The Department of Electrical and Computer Engineering (ECE) at PSU's Maseeh College of Engineering and Computer Science presents as part of the ECE507 Seminar fall 2006 Series: SPFD: New Method to Express Functional Flexibility.
Title: "SPFD: New Method to Express Functional Flexibility"
Speaker: Shigeru Yamashita, Ph.D., Associate Professor, Nara Institute of Science and Technology, Japan
Date: Friday, October 27, 2006
Time: 2:00 - 3:50 p.m.
Location: Cramer Hall, Room 53
This series is free and open to the public. For further information, contact the Department of Electrical and Computer Engineering, (503) 725-3806 or email@example.com.
For more information on upcoming seminars, please visit the Department Web site: http://www.ece.pdx.edu/ece.507.graduate.seminar.schedule/current.htm
Shigeru Yamashita will introduce a way to express functional flexibility by using sets of pairs of functions called "Sets of Pairs of Functions to be Distinguished" (SPFDs) rather than traditional incompletely specified functions.This method was very naturally derived from a unique concept for "distinguishing two logic functions," which will be explained in detail.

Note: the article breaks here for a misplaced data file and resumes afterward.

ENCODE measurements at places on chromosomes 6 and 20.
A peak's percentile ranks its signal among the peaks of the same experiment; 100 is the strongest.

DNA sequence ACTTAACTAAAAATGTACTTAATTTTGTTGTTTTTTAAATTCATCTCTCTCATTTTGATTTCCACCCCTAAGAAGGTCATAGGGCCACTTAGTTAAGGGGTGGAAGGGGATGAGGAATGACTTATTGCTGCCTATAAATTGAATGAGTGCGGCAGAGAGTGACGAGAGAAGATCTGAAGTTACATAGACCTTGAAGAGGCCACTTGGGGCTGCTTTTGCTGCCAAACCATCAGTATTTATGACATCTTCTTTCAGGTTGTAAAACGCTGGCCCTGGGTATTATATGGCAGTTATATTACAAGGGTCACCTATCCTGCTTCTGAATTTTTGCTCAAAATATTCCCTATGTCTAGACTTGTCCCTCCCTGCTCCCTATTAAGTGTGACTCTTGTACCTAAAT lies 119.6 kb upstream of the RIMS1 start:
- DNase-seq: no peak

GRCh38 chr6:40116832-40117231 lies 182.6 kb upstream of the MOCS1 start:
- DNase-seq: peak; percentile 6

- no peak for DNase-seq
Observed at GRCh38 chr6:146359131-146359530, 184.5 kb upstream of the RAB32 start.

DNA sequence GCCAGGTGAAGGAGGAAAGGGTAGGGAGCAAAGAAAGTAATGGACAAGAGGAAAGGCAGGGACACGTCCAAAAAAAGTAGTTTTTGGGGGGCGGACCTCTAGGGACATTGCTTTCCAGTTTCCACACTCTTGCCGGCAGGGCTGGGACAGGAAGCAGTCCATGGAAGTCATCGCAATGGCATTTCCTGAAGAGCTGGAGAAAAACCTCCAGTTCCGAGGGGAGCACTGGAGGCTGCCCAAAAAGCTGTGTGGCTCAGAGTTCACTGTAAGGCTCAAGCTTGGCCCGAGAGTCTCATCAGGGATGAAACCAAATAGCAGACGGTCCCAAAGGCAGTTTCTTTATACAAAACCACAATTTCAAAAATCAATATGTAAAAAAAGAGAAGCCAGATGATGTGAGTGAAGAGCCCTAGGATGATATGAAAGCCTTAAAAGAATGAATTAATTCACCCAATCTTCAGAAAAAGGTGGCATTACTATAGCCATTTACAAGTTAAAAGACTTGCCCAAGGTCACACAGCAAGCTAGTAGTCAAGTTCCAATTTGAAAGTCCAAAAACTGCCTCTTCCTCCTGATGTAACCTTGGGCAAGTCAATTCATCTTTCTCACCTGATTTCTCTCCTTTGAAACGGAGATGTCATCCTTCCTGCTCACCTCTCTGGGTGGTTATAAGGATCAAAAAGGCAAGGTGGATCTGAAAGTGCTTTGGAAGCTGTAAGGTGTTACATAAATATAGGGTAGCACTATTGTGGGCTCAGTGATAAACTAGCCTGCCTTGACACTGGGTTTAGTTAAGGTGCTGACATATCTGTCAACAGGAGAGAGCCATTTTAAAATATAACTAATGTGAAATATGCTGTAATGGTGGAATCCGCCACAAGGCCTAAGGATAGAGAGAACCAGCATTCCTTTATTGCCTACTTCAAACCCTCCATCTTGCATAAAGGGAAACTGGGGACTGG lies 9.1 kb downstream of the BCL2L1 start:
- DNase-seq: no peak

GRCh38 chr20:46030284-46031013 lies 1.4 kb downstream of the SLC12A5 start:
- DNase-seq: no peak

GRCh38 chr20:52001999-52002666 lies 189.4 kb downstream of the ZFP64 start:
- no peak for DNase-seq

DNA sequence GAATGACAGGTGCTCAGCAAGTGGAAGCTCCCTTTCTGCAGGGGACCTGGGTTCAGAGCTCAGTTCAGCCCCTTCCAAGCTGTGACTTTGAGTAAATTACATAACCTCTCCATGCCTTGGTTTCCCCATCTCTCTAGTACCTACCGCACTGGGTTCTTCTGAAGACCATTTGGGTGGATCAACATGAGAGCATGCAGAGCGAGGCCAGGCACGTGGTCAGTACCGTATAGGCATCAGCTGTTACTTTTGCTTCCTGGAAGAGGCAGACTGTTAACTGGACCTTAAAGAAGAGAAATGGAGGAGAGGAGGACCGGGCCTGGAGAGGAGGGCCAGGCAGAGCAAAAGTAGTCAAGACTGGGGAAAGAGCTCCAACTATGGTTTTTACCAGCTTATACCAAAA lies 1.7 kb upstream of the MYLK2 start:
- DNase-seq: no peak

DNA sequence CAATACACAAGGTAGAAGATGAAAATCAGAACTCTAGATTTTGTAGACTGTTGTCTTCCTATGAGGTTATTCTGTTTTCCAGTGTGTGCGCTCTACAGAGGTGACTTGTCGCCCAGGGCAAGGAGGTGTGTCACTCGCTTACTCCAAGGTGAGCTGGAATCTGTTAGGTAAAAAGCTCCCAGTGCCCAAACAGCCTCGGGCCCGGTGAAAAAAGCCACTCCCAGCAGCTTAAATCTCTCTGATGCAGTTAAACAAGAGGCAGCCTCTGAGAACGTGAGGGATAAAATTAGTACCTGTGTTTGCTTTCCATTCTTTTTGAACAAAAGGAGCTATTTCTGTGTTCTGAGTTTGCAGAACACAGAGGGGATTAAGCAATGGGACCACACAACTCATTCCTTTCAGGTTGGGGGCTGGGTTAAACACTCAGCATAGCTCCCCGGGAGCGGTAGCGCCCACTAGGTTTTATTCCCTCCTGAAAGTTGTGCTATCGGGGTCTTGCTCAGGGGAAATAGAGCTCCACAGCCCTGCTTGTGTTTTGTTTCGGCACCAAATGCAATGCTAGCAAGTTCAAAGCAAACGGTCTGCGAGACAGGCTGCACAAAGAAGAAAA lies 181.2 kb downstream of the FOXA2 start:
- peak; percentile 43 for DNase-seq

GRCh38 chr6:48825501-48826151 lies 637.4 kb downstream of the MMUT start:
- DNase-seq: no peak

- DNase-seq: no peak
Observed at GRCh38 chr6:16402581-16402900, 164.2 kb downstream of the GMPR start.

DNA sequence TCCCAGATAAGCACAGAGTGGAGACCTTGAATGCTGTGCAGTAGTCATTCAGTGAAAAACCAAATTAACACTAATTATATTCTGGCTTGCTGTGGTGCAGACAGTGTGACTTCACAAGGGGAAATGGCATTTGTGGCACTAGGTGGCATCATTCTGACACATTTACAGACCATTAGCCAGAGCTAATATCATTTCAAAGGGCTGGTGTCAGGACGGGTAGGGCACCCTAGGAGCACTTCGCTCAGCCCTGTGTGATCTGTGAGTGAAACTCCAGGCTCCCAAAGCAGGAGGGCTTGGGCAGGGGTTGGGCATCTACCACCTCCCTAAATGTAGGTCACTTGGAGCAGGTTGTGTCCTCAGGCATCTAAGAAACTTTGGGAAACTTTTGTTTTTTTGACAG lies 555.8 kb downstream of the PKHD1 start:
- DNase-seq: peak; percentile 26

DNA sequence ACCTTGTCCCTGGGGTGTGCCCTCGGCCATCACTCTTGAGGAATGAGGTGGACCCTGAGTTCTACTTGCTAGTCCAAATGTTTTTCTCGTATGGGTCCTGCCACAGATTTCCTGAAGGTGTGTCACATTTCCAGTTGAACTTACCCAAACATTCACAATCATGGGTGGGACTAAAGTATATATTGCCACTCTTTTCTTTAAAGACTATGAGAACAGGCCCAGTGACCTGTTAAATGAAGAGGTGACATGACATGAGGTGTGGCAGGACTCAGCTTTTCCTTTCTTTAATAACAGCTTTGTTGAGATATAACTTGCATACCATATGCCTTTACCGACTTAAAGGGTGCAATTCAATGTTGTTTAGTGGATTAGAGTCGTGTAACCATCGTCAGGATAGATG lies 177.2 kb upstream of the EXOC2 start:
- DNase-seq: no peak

The flexibility represented by an SPFD assumes that the internal logic of a node in a circuit can be freely changed. SPFDs make good use of this assumption, and they can express greater flexibility than incompletely specified functions in some cases. Although the main subject of the talk is to explain the concept of SPFDs, Dr. Yamashita will also present an efficient method for calculating the functional flexibility by SPFDs. He will also make a comparison between SPFDs and compatible sets of permissible functions (CSPFs), which express functional flexibility by incompletely specified functions.
As an application of SPFDs, Dr. Yamashita will show a method to optimize LUT (look-up table) networks and experimental results.
Shigeru Yamashita received his bachelor of information science from Kyoto University in 1993, his master of information science from Kyoto University in 1995, and his Ph. D. in computer science from Kyoto University in 2000.
He is currently associate professor at the Graduate School of Information Science, Nara Institute of Science and Technology, Japan.